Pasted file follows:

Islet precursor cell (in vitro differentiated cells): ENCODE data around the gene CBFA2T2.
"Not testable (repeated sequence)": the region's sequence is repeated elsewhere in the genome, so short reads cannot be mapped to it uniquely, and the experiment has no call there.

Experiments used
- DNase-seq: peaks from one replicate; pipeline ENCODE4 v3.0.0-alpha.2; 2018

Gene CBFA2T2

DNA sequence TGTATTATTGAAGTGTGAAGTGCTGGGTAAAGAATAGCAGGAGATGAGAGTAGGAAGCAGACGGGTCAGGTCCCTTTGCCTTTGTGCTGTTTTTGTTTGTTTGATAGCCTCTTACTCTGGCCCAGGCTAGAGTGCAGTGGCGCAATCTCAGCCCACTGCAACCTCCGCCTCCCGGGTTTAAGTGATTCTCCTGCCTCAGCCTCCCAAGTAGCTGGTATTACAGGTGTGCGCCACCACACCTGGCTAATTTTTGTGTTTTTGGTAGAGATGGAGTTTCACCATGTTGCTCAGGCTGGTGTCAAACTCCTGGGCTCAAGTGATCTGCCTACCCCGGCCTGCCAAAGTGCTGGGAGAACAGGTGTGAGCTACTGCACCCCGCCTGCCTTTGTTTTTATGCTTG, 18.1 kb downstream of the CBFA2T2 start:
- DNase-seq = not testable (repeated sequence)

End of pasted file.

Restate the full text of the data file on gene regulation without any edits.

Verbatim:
Islet precursor cell (in vitro differentiated cells): ENCODE data around the gene CBFA2T2.
"Not testable (repeated sequence)": the region's sequence is repeated elsewhere in the genome, so short reads cannot be mapped to it uniquely, and the experiment has no call there.

Experiments used
- DNase-seq: peaks from one replicate; pipeline ENCODE4 v3.0.0-alpha.2; 2018

Gene CBFA2T2

DNA sequence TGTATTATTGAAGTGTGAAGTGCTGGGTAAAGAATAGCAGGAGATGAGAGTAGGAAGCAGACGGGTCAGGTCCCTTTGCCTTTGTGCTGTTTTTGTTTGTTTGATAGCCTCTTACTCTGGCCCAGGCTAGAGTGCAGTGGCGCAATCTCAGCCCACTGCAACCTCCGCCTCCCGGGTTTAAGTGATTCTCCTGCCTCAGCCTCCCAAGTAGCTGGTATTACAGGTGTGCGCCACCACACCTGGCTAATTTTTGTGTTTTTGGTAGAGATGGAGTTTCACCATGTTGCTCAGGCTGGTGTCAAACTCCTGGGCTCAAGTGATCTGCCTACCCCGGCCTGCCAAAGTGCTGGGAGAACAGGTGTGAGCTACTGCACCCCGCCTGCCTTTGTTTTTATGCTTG, 18.1 kb downstream of the CBFA2T2 start:
- DNase-seq = not testable (repeated sequence)